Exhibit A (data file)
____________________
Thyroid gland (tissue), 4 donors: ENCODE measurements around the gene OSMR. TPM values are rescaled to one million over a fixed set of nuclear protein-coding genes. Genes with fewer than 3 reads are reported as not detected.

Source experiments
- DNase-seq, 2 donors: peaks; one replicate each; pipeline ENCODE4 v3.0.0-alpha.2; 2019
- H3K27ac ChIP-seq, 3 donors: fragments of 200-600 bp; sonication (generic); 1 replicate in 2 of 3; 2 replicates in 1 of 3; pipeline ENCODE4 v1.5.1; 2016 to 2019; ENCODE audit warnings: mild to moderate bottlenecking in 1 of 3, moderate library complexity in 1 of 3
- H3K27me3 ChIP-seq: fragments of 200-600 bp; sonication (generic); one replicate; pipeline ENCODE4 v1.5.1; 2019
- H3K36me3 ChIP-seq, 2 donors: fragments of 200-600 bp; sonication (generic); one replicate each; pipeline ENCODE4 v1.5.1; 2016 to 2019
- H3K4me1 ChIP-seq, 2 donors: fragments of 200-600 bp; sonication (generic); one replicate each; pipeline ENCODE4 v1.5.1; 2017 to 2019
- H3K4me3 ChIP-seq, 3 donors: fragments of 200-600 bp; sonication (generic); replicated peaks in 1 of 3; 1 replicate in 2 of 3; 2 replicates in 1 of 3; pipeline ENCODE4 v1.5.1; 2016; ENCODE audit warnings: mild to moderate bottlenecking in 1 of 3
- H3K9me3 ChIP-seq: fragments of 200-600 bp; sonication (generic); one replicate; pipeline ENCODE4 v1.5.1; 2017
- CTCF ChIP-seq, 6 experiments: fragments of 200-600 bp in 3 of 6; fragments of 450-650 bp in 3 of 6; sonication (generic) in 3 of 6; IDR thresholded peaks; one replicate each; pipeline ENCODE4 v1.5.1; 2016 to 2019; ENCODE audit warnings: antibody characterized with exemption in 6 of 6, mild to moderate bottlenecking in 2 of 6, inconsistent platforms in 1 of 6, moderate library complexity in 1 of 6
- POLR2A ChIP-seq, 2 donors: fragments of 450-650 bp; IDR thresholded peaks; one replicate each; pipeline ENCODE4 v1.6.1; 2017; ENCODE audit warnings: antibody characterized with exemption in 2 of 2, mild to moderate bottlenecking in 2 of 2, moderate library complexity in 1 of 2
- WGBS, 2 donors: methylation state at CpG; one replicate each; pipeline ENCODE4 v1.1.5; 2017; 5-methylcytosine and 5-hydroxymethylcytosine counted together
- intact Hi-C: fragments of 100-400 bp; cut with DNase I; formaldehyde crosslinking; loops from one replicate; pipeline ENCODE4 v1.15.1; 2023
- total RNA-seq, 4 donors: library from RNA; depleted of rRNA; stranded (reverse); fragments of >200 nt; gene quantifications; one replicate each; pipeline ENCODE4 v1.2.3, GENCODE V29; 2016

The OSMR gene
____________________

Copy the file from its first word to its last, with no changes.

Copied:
Thyroid gland (tissue), 4 donors: ENCODE measurements around the gene OSMR. TPM values are rescaled to one million over a fixed set of nuclear protein-coding genes. Genes with fewer than 3 reads are reported as not detected.

Source experiments
- DNase-seq, 2 donors: peaks; one replicate each; pipeline ENCODE4 v3.0.0-alpha.2; 2019
- H3K27ac ChIP-seq, 3 donors: fragments of 200-600 bp; sonication (generic); 1 replicate in 2 of 3; 2 replicates in 1 of 3; pipeline ENCODE4 v1.5.1; 2016 to 2019; ENCODE audit warnings: mild to moderate bottlenecking in 1 of 3, moderate library complexity in 1 of 3
- H3K27me3 ChIP-seq: fragments of 200-600 bp; sonication (generic); one replicate; pipeline ENCODE4 v1.5.1; 2019
- H3K36me3 ChIP-seq, 2 donors: fragments of 200-600 bp; sonication (generic); one replicate each; pipeline ENCODE4 v1.5.1; 2016 to 2019
- H3K4me1 ChIP-seq, 2 donors: fragments of 200-600 bp; sonication (generic); one replicate each; pipeline ENCODE4 v1.5.1; 2017 to 2019
- H3K4me3 ChIP-seq, 3 donors: fragments of 200-600 bp; sonication (generic); replicated peaks in 1 of 3; 1 replicate in 2 of 3; 2 replicates in 1 of 3; pipeline ENCODE4 v1.5.1; 2016; ENCODE audit warnings: mild to moderate bottlenecking in 1 of 3
- H3K9me3 ChIP-seq: fragments of 200-600 bp; sonication (generic); one replicate; pipeline ENCODE4 v1.5.1; 2017
- CTCF ChIP-seq, 6 experiments: fragments of 200-600 bp in 3 of 6; fragments of 450-650 bp in 3 of 6; sonication (generic) in 3 of 6; IDR thresholded peaks; one replicate each; pipeline ENCODE4 v1.5.1; 2016 to 2019; ENCODE audit warnings: antibody characterized with exemption in 6 of 6, mild to moderate bottlenecking in 2 of 6, inconsistent platforms in 1 of 6, moderate library complexity in 1 of 6
- POLR2A ChIP-seq, 2 donors: fragments of 450-650 bp; IDR thresholded peaks; one replicate each; pipeline ENCODE4 v1.6.1; 2017; ENCODE audit warnings: antibody characterized with exemption in 2 of 2, mild to moderate bottlenecking in 2 of 2, moderate library complexity in 1 of 2
- WGBS, 2 donors: methylation state at CpG; one replicate each; pipeline ENCODE4 v1.1.5; 2017; 5-methylcytosine and 5-hydroxymethylcytosine counted together
- intact Hi-C: fragments of 100-400 bp; cut with DNase I; formaldehyde crosslinking; loops from one replicate; pipeline ENCODE4 v1.15.1; 2023
- total RNA-seq, 4 donors: library from RNA; depleted of rRNA; stranded (reverse); fragments of >200 nt; gene quantifications; one replicate each; pipeline ENCODE4 v1.2.3, GENCODE V29; 2016

The OSMR gene